Investor Risks – To Invest In Chinese IPOs

Investor Risks – To Invest In Chinese IPOs

“We invested in Chinese companies that traded on the Nasdaq in 2020 and 2021,” Yevgeny Shilenkov, deputy general director for active operations at Veles Capital, told Forbes. According to him, among these companies were those that were placed well in terms of profit and, like American companies, were trading in plus. However, pressure from the regulator on Chinese companies located in the United States does exist, Shilenkov agrees.

China has its sites, and the authorities’ position is that a local company that does business in their country should be located there, he said. In the IT Sphere, there is a certain war of technologies, relations between the United States and China are tense; Shilenkov continues: “The Chinese authorities believe that companies are getting rich on the Chinese, producing equipment at home and selling it abroad.” 

A Chinese IPO will definitely carry more risks than an American, European, or even Russian, says Nikita Yemelyanov, director of the department for work with shares of Sistema Capital. There are three reasons for this; he points out:

  • The low level of disclosure of information from Chinese companies
  • The specifics of the companies themselves
  • Regulatory risks 

Chinese companies that go public are almost always focused on the domestic market and other emerging markets, Yemelyanov said. There is not so much data to assess the prospects for such markets, compared to developed countries (growth rates, competition, legislative features), he complains. This complicates the fair value measurement process, Yemelyanov explains. 

In addition, the Chinese authorities are very painful to share control with foreign investors in the largest companies, he adds. “They seem to say:” We have for years protected the domestic market from global players and given you the ability to grow without competition is not to make you like that were sold to foreign investors “, – says the analyst. According to him, the Chinese authorities are not worried about the fall in companies’ shares: “Foreign (mainly American) investors, company founders, companies themselves suffer from this, but ordinary Chinese do not notice this.”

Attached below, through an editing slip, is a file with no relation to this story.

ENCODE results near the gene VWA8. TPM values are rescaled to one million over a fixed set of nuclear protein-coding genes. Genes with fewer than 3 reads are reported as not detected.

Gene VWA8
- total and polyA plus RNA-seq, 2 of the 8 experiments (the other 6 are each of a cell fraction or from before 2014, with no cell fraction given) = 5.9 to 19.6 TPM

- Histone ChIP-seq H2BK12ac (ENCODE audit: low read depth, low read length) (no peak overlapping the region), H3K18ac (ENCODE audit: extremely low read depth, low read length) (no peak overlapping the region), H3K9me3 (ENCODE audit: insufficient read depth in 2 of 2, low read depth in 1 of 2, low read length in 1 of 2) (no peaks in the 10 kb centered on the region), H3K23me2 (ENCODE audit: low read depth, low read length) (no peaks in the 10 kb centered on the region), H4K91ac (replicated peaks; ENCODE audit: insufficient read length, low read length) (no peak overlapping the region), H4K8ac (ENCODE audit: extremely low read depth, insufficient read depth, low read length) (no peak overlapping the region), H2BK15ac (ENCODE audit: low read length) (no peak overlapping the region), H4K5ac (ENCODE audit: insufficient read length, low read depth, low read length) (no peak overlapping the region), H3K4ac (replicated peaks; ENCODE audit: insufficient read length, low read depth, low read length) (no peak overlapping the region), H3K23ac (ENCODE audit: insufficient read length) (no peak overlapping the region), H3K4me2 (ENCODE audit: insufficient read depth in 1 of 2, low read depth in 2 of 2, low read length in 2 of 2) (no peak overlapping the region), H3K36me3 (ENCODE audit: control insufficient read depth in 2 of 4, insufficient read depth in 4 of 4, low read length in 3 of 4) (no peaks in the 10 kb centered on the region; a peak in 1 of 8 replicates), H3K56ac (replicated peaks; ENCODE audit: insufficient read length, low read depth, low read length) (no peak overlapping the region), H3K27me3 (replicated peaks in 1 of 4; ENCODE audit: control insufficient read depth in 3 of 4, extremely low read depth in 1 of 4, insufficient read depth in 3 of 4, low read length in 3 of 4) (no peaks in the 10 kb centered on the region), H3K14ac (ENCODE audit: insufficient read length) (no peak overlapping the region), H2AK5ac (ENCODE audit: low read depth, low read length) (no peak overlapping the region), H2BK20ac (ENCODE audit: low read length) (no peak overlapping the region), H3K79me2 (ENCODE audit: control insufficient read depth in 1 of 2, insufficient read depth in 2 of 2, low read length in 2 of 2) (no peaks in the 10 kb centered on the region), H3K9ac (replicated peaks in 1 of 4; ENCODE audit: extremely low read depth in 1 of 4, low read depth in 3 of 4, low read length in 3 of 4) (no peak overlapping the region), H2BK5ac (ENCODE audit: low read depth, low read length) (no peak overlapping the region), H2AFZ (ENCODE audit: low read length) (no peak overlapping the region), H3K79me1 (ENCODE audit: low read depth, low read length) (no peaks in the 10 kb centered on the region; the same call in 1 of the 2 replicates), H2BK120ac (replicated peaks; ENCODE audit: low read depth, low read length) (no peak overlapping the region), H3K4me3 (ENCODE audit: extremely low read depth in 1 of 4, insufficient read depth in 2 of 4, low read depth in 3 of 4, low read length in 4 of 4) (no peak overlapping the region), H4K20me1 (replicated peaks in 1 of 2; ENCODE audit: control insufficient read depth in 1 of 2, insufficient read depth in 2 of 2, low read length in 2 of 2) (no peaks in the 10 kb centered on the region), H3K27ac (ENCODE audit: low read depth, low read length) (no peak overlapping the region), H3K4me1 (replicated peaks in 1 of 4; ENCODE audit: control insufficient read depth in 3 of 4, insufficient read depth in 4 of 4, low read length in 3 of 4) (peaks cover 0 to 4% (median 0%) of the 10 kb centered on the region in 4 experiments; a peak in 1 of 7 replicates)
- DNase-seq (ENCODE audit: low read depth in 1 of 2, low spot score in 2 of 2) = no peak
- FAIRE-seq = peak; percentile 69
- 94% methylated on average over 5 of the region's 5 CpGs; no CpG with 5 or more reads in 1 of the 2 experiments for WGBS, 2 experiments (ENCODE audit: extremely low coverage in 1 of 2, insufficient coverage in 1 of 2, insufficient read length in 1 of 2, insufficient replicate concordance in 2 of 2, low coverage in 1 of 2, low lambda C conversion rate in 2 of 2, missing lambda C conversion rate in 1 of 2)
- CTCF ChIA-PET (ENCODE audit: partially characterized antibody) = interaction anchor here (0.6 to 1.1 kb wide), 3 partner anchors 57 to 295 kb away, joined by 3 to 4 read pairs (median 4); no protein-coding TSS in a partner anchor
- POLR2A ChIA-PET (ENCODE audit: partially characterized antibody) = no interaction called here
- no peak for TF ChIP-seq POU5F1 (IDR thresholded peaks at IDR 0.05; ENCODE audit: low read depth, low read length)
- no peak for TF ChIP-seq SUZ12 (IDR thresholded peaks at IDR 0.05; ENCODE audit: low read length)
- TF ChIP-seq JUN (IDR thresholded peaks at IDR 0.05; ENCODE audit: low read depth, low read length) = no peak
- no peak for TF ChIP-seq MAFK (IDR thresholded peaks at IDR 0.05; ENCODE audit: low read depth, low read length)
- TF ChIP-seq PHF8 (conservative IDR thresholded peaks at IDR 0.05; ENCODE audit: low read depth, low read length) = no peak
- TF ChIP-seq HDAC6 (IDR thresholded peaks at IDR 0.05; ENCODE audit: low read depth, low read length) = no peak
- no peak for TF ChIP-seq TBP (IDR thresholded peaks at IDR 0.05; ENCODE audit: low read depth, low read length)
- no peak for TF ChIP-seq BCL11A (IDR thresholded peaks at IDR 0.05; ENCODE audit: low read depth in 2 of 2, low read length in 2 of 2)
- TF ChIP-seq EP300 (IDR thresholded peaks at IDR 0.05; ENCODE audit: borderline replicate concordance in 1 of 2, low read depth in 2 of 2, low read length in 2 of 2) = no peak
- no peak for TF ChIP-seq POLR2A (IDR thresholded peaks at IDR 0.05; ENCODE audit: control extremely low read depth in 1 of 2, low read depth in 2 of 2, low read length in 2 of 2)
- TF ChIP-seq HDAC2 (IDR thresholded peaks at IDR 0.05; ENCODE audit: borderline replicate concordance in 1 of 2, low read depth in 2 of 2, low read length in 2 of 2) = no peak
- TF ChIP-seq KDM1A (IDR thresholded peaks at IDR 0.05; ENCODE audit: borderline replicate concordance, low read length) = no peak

Foreign investors often do not buy shares of Chinese companies themselves, but American Depository Receipts (ADRs) in the so-called Variable Interest Entities, explains Capital Lab partner Evgeny Shatov. The risk is that the investor, in fact, does not own the rights to any of the company’s assets, the expert says. 

For example, Alibaba uses a VIE structure that allows foreigners to buy VIE shares in Alibaba on the NYSE. Through American depositary shares, the company’s shareholders own a stake in Alibaba Group Holding Limited, registered offshore in the Cayman Islands. This company has a profit-making contract from parent Alibaba. But the shareholders do not have a stake in the assets of Alibaba, registered in China, Shilenkov said.

In the event of a force majeure situation (for example, a war of sanctions between the United States and China), an investor in ADR may suddenly become the owner of a shell company, warns a partner at Capital Lab. He adds that this risk is relevant for all companies from developing countries. As a rule, such countries have rather weak courts, Shatov notes: “They are not able to protect foreign investors from the arbitrariness of the authorities or local players with connections. “

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